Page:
• To start systemic immunosuppression with anti-TNF alpha inhibitor medication.

Clinical Cases

Case 1

  • 27-year-old female
  • No significant past medical history and she takes no medications
  • Denies GI symptoms
  • Presents for management of painful cysts on bilateral axilla with purulent drainage

Initial evaluation

  • Obese young female
  • Otherwise healthy
  • Indurated plaques with scattered nodules, cysts, and sinus tracts with moderate erythema in bilateral axillae
  • Diagnosis: hidradenitis suppurativa
  • No skin biopsy is required
  • Treatment options discussed; patient opts for systemic antibiotics. Rifampin 300 mg bid and clindamycin 300 mg b.i.d. is prescribed
  • Intralesional triamcinolone 5 mg/cc injection to active cysts
  • Follow-up in 1 month

Follow-up evaluation

  • The skin lesions are much improved and the patient reports that there is less significant (but still occasional) purulent drainage. Antibiotics are continued for 2 additional weeks
  • Follow-up in 1 month

One-month follow-up evaluation

  • Patient reports significant clinical improvement
  • Systemic antibiotics are discontinued and the patient is switched to topical benzoyl peroxide and clindamycin
  • She continues to return for follow-up every 3-4 months, requiring occasional intralesional triamcinolone 5 mg/cc injection to active cysts and sinus tracts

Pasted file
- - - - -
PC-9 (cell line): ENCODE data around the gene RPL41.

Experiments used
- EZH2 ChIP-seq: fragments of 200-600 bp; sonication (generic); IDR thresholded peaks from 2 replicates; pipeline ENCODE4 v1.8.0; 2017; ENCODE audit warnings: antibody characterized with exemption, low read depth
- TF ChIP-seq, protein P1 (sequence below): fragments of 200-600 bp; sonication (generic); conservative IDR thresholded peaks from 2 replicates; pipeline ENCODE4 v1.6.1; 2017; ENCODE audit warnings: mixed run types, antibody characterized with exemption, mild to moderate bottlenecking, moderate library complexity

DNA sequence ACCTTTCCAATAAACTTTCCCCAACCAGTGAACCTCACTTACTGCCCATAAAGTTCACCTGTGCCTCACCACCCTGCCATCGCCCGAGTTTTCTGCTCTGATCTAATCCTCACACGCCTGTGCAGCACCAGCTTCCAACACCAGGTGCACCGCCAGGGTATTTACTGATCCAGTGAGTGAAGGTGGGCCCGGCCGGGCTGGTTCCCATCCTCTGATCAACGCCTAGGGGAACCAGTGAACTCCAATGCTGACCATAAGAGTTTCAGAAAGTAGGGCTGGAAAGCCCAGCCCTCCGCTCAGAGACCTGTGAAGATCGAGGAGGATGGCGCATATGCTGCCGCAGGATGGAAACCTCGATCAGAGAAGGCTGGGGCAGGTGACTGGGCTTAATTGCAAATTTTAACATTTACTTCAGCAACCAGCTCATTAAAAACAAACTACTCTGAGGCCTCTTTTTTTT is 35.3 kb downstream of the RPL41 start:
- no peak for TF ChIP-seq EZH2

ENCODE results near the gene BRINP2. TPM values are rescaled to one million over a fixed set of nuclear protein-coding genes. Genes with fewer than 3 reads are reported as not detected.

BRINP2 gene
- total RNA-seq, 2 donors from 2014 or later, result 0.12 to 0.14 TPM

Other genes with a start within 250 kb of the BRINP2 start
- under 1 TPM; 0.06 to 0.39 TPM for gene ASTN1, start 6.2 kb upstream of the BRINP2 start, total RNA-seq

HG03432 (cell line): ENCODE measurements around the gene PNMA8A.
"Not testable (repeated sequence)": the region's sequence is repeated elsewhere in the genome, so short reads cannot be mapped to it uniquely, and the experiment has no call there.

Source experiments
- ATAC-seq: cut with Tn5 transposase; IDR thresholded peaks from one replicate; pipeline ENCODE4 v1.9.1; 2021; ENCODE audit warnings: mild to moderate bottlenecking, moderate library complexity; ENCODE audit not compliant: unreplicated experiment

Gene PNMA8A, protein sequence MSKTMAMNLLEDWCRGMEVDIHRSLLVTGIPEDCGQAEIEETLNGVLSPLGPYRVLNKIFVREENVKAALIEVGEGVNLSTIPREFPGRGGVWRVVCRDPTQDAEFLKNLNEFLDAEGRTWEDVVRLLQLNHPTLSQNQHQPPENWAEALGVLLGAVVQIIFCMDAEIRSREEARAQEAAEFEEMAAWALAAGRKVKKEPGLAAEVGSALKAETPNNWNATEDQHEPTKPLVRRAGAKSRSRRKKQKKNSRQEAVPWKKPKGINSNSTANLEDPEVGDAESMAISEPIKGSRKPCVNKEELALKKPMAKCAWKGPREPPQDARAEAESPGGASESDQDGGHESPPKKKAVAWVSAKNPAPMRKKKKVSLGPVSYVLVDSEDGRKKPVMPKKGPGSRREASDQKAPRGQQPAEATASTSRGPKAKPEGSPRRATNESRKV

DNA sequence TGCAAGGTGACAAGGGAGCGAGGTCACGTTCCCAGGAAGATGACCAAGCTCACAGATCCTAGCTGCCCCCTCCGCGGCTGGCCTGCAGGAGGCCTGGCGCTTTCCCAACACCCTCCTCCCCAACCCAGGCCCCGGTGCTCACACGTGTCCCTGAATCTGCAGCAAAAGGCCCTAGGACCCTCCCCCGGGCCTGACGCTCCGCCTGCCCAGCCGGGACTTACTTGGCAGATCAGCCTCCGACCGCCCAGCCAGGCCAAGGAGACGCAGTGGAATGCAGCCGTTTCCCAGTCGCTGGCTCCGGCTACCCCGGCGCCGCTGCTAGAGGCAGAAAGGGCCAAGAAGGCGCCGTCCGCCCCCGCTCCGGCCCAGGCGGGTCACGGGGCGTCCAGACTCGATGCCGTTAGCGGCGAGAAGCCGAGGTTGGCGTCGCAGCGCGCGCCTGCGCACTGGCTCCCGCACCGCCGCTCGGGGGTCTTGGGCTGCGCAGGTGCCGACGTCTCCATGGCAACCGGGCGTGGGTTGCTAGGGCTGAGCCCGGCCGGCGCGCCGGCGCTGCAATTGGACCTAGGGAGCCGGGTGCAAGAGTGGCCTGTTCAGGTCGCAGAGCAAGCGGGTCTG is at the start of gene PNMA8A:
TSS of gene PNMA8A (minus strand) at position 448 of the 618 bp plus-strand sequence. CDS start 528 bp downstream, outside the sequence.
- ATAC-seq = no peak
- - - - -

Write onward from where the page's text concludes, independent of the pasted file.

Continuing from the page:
Case 2

  • 21-year-old male
  • No significant past medical history and she takes no medications
  • Denies GI symptoms
  • Presents for management of painful cysts and plaques with purulent drainage on bilateral axilla, groin, buttocks/perianal area, infra-abdominal pannus

Initial evaluation

  • Obese young male
  • Otherwise healthy
  • Indurated plaques with scattered nodules, cysts, and sinus tracts with moderate erythema in bilateral axillae, inguinal folds, buttocks, perianal area, infra-abdominal pannus
  • Diagnosis: hidradenitis suppurativa
  • No skin biopsy is required
  • Treatment options discussed; patient opts for systemic infliximab. The plan is to start infliximab at 5 mg/kg dose on weeks 0, 2, 6, 10, 16, and every 6 weeks thereafter
  • Pre-treatment labs: complete blood count (CBC) with differential, liver and kidney function tests, hepatitis viral serologies, PPD. A test dose of methotrexate 2.5 mg once a week is given with normal follow-up CBC. The dose is escalated to 5 mg per week
  • Intralesional triamcinolone 5 mg/cc injection to active cysts
  • Referral to dermatologist for ongoing management of infliximab (the patient has complete resolution of symptoms within 3 months).

References

Alhusayen, R., Shear, N.J. (2012) Pharmacologic intervention for hidradenitis suppurativa: what does the evidence say? Amer J Clin Derm, 13: 283-291.

Alikhan, A., Lynch, P.J., Eisen, D.B. (2009) Hidradenitis suppurativa: a comprehensive review (CME), JAAD, 60: 539-561.

Jemec, G. (2012) Clinical practice: Hidradenitis suppurativa, NEJM, 366: 158-164.

Machet, M. et al. (2013) Systemic review of the efficacy and adverse events associated with infliximab treatment of hidradenitis suppurativa in patients with coexistent inflammatory diseases, JAAD, 69(4):649-50.